A few years ago, I was at a conference in Aspen for leaders and founders. As we were walking to dinner, a few of them split off to stop at a local cannabis shop. It was the first time I’d ever seen anyone legally buy marijuana, and I started to wonder what impact it was having on their work. When I asked them, they said they hadn’t noticed any effects.
As a citizen, I think it’s outrageous that people have gone to jail for the possession of marijuana—it seems like a vestige of the Puritan era. Legalizing recreational use seems like a straightforward decision in a country where more dangerous substances like alcohol and tobacco have long been allowed. As a psychologist, though, I don’t think we’re talking enough about the cognitive effects. As recreational use becomes increasingly legal,
In the Netherlands in 2011, the city of Maastricht attempted to solve a drug tourism problem by limiting cannabis purchases to Dutch, German, and Belgian citizens. A pair of economists, Olivier Marie and Ulf Zölitz, realized this was a natural experiment that would allow them to track the impact on college and graduate students’ academic performance.
It turned out that when students were banned from buying weed, their grades improved significantly (11% of a standard deviation), and their odds of passing a course climbed (from 74 to 78 percent). The benefits were especially pronounced among younger students and in quantitative courses.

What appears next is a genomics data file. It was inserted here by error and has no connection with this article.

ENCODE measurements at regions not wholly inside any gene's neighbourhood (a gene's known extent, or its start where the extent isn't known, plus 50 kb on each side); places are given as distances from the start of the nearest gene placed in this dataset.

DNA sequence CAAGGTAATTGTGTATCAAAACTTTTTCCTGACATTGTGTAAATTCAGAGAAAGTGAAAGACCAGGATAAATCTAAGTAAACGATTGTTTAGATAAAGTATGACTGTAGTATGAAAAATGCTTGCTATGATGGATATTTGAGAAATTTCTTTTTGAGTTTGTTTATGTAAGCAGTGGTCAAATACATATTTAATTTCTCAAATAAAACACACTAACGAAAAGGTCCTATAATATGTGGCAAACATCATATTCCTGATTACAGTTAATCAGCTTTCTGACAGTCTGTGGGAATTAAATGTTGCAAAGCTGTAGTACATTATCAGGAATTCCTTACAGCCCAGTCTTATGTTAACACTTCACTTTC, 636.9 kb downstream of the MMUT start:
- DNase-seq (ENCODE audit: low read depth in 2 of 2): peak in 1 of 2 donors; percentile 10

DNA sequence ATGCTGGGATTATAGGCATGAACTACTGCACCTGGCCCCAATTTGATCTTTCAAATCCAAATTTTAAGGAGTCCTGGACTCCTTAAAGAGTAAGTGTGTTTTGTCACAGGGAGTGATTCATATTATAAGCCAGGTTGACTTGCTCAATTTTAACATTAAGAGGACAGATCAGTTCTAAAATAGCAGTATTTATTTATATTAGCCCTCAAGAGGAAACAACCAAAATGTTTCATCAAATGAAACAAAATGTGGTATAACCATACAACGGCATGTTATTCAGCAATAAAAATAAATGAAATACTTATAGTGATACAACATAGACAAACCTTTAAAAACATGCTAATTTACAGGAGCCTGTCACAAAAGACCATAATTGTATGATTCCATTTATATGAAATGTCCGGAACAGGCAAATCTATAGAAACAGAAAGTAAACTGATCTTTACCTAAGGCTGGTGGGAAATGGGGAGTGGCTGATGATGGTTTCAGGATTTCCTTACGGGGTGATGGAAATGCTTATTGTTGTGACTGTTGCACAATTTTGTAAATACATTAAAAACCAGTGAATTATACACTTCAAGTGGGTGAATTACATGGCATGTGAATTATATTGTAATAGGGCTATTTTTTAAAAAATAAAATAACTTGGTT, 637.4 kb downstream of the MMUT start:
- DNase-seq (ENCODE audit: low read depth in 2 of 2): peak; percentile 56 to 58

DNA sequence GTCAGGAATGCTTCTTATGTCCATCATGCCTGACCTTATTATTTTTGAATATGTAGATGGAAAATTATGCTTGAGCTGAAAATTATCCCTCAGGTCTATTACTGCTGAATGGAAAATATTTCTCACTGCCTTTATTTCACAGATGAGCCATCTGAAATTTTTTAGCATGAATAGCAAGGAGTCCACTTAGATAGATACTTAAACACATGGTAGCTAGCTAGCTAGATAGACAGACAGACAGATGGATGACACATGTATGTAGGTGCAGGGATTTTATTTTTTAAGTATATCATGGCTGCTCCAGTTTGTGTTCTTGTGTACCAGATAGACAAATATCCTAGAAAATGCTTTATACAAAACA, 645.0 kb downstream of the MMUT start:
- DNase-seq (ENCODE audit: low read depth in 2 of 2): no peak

Interestingly, it wasn’t effort that drove the performance gains. Students didn’t spend more time studying after they couldn’t buy pot. Instead, it seems that their focus of attention and comprehension improved. They reported understanding course concepts and lectures more clearly.
Of course, it’s possible that students might be more susceptible to the cognitive effects of marijuana. In a new study, researchers recruited several hundred entrepreneurs, invited them to generate new startup ideas, and had independent experts rate their creativity. Cannabis users generated ideas that were more novel—but less practical. This is consistent with the notion that marijuana use lowers attentional filters, which can help with the divergent thinking to develop original ideas but undermine the convergent thinking necessary to judge feasibility and develop them into plans worth executing. And the pattern of novel but impractical were especially pronounced among cannabis users with high levels of entrepreneurial passion. Having your head in the clouds appears to be more than a figure of speech.
As COVID vaccines have been rolled out, people have increasingly exercised their rights to know the consequences of injecting a foreign substance in their bodies. Shouldn’t we also be curious about understanding the impact of inhaling marijuana into our lungs?
It’s surprising that we’re doing so little to study the implications, let alone communicate the knowledge that already exists. We have plenty of guidance about the amount of alcohol consumption that’s healthy, but virtually nothing to help people make informed decisions about recreational marijuana use. That seems especially critical for a group of leaders and founders who are responsible for the livelihoods of their employees and their customers. I’d love to make sure they’re not full of ideas that are only half-baked.